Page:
Excerpt from “The Jerilderie Letter” by Ned Kelly

picture-NedKellyAfter leaving this man, he went to the house and asked was Dan in. Dan came out. I hear previous to this Fitzpatrick had some conversation with Williamson on the hill. He asked Dan to come to Greta with him, as he had a warrant for him for stealing Whitty’s horses. Dan said “Allwright”, and they both went inside. Dan was having something to eat. His mother asked Fitzpatrick what he wanted Dan for. The trooper said he had a warrant for him. Dan then asked him to produce it. He said it was only a telegram sent from Chiltern, but Sergeant Whelan ordered him to relieve Steele at Greta, and call and arrest Dan and take him in to Wangaratta next morning and get him remanded. Dan’s mother said Dan need not go without a warrant unless he liked, and that the trooper had no business on her premises without some authority besides his own word.
The trooper pulled out his revolver and said he would blow her brains out if she interfered in the arrest. She told him it was a good job for him Ned was not there, or he would ram his revolver down his throat. Dan looked out and said, “Ned is coming now.” The trooper being off his guard, looked out and when Dan got his attention drawn, he dropped the knife and fork, which showed he had no murderous intent, and slapped Heenan’s Hug on him, took his revolver and kept him there until Skillion and Ryan came with horses which Dan sold that night.
The trooper left and invented some scheme to say that he got shot, which any man can see is false. He told Dan to clear out, that Sergeant Steele and Detective Brown and Strachan would be there before morning. Strachan had been over the Murray trying to get up a case against him, and they would convict him if they caught him as the Stock Society offered an enticement for witnesses to swear anything and the Germans over the Murray would swear to the wrong man as well as the right.
Next day Williamson and my mother was arrested, and Skillion the day after, who was not there at all at the time of the row, which can be proved by 8 or 9 witnesses. The police got great credit and praise in the papers for arresting the mother of 12 children, one an infant on her breast, and those two quiet, hard working innocent men who would not know the difference between a revolver and a saucepan handle, kept them six months awaiting trial and then convicted them on the evidence of the meanest article that ever the sun shone on. It seems that the jury was well chosen by the Police as there was a discharged Sergeant amongst them, which is contrary to law. They thought it impossible for a Policeman to swear a lie, but I can assure them that it was by that means and hiring cads they got promoted. I have heard from a trooper that he never knew Fitzpatrick to be one night sober, and that he sold his sister to a chinaman, but he looks a young, strapping rather genteel man, more fit to be a starcher to a laundress than a policeman for to the keen observer he has the wrong appearance for a manly heart. The deceit and cowardice is too plain to be seen in the puny cabbage-hearted looking face.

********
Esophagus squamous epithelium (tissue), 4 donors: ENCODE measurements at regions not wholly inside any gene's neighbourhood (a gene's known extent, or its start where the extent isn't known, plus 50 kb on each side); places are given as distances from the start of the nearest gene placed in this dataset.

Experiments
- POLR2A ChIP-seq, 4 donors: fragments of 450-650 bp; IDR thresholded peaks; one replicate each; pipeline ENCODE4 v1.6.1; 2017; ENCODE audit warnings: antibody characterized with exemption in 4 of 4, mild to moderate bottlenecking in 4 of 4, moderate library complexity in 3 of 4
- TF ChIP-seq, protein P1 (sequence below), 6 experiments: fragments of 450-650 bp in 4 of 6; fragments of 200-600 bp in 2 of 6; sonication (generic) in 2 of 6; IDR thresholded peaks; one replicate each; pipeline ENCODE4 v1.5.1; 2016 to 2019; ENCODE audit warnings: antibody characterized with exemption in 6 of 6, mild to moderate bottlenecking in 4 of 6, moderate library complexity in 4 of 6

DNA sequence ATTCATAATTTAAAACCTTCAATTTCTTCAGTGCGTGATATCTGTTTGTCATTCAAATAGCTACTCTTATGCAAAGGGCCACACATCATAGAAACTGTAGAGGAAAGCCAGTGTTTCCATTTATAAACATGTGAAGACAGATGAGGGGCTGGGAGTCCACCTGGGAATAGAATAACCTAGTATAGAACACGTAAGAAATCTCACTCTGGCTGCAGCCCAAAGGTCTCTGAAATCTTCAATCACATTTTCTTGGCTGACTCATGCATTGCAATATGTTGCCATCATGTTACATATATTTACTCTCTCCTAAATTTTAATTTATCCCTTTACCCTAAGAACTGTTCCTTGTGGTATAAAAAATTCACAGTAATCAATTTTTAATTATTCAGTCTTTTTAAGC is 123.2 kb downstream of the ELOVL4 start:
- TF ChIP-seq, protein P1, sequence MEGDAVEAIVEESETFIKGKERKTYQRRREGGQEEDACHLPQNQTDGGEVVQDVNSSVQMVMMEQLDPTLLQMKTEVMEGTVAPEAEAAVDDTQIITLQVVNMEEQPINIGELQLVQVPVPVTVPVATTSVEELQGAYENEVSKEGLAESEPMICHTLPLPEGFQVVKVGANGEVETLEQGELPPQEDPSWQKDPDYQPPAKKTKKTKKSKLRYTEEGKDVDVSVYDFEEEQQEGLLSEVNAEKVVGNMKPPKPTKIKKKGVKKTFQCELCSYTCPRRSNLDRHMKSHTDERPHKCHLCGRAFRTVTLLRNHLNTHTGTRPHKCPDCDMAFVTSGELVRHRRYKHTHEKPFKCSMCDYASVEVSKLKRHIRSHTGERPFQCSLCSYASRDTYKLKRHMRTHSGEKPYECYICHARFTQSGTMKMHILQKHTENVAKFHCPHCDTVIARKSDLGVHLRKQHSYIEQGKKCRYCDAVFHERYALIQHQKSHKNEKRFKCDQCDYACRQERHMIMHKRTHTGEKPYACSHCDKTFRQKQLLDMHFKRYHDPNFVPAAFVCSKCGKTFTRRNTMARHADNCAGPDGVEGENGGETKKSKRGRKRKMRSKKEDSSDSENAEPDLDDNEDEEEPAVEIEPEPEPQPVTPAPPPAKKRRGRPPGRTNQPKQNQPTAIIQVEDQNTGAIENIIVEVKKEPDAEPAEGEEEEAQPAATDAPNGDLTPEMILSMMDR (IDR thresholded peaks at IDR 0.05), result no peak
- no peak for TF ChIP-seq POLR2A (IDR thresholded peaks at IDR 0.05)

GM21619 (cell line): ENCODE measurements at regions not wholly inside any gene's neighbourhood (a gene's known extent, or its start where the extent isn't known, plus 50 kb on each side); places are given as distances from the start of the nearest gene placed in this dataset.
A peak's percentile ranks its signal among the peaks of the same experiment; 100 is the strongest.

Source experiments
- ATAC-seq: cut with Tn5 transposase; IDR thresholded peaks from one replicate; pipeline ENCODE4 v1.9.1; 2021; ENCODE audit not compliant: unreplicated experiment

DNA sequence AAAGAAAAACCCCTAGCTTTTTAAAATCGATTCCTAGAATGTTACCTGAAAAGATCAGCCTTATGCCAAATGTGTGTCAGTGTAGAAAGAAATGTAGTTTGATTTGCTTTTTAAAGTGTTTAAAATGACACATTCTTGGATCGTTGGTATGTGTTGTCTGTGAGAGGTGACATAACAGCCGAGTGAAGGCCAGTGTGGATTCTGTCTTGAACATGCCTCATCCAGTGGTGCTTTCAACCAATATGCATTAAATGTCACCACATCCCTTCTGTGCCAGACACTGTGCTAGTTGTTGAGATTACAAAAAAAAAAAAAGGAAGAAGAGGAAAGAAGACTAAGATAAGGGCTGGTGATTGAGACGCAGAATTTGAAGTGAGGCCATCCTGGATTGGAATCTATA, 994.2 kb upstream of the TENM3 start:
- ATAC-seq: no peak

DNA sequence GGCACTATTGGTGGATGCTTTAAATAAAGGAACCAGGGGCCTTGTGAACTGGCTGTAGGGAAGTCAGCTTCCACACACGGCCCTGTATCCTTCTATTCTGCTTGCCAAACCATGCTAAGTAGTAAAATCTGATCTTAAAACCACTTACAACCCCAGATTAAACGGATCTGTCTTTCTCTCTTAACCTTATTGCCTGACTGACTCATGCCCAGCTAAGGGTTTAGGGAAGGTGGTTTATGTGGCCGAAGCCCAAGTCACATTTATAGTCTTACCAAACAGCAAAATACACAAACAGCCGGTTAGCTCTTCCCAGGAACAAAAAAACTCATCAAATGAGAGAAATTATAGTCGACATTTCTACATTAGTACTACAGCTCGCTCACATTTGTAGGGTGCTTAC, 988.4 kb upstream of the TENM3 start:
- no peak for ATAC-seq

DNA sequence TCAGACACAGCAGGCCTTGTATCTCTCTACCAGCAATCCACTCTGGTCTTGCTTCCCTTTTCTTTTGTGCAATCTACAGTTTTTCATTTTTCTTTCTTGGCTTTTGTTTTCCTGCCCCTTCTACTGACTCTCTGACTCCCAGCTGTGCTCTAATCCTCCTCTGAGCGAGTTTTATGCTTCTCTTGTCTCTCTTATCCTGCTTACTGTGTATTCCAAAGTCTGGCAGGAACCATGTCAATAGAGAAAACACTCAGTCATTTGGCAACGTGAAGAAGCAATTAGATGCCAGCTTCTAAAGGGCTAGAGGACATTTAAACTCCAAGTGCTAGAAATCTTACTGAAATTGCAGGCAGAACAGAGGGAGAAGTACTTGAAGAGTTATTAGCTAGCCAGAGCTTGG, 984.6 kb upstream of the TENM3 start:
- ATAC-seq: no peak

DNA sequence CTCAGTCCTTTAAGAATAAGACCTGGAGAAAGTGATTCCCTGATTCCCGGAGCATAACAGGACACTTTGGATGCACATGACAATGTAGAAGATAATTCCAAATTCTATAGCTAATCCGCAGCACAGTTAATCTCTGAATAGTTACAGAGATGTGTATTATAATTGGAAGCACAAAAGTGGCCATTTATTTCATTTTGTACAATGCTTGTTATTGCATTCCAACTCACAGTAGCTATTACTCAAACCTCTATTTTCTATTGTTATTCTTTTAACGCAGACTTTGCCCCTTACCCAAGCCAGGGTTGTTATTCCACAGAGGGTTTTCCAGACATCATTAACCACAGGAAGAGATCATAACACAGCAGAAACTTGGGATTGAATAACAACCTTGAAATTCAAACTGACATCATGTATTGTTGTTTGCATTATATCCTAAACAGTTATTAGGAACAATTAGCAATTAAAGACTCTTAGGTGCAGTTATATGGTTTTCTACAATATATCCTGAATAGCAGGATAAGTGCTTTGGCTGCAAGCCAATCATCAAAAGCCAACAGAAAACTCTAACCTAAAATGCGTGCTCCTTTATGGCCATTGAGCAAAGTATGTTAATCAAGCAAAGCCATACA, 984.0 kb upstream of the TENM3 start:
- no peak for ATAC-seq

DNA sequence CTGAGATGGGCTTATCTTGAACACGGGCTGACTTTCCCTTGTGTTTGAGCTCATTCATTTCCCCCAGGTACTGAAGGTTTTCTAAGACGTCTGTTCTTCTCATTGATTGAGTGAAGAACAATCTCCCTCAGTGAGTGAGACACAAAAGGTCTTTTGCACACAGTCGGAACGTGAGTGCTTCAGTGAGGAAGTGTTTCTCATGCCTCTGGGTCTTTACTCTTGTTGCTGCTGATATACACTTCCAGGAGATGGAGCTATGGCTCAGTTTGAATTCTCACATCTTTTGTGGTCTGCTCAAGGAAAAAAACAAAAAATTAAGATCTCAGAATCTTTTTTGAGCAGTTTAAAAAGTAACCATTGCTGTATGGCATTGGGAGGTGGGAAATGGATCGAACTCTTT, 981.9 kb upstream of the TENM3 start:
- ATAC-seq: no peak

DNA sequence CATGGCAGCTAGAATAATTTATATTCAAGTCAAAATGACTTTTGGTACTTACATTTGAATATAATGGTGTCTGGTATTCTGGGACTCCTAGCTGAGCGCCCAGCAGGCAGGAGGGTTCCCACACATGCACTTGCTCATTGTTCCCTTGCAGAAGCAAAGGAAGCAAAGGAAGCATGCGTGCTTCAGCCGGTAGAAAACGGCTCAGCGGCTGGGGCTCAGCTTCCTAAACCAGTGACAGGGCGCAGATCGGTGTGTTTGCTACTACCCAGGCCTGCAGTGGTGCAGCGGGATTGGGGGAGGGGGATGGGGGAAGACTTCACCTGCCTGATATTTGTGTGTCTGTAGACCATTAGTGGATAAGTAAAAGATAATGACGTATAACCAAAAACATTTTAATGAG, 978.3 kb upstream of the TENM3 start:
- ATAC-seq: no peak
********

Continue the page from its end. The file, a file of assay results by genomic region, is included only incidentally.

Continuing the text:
I heard nothing of this transaction until very close on the trial, I being then over 400 miles from Greta. I heard I was outlawed and a hundred pound reward for me for shooting a trooper in Victoria and a hundred pound for any man that could prove a conviction of horse-stealing against me, so I came back to Victoria. I knew I would get no justice if I gave myself up. I enquired after my brother Dan and found him digging on Bullock Creek. I heard how the Police used to be blowing that they would not ask me to stand; they would shoot me first and then cry surrender. And how they used to rush into the house and upset all the milk dishes, break tins of eggs, empty the flour out of the bags onto the ground, and even the meat out of the cask and destroy all the provisions and shove the girls in front of them into the rooms like dogs, so as if anyone was there they would shoot the girls first. But they knew well I was not there, or I would have scattered their blood and brains like rain. I would manure the Eleven Mile with their bloated carcases, and yet remember there is not one drop of murderous blood in my veins.
Superintendent Smith used to say to my sisters, “See all the men I have out today? I will have as many more tomorrow and we will blow him into pieces as small as the paper that is in our guns.” Detective Ward and Constable Hayes took out their revolvers and threatened to shoot the girls and children in Mrs. Skillion’s absence. The greatest ruffians and murderers, no matter how depraved would not be guilt of such a cowardly action. This sort of cruelty and disgraceful and cowardly conduct to my brothers and sisters who had no protection, coupled with the conviction of my mother and those men certainly made my blood boil. I don’t think there is a man born could have the patience to suffer it as long as I did, or ever allow his blood to get cold while such insults as these were unavenged. Yet in every paper that is printed I am called the blackest and coldest-blooded murderer ever on record. But if I hear any more of it I will not exactly show them what cold blooded murder is, but wholesale and retail slaughter – something different to shooting three troopers in self defence and robbing a bank.

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1 Comment

Filed under Literature, Non-Fiction

One response to “Excerpt from “The Jerilderie Letter” by Ned Kelly

  1. Ned Kelly was born in Beveridge, Victoria in June 1855, and was hanged at Melbourne Gaol on 11 November 1880, aged 25 years. The ‘Jerilderie Letter’ was dictated by Ned Kelly to fellow Kelly Gang member Joe Byrne sometime before the Gang’s raid on the town of Jerilderie in southern New South Wales from 8 to 10 February 1879.

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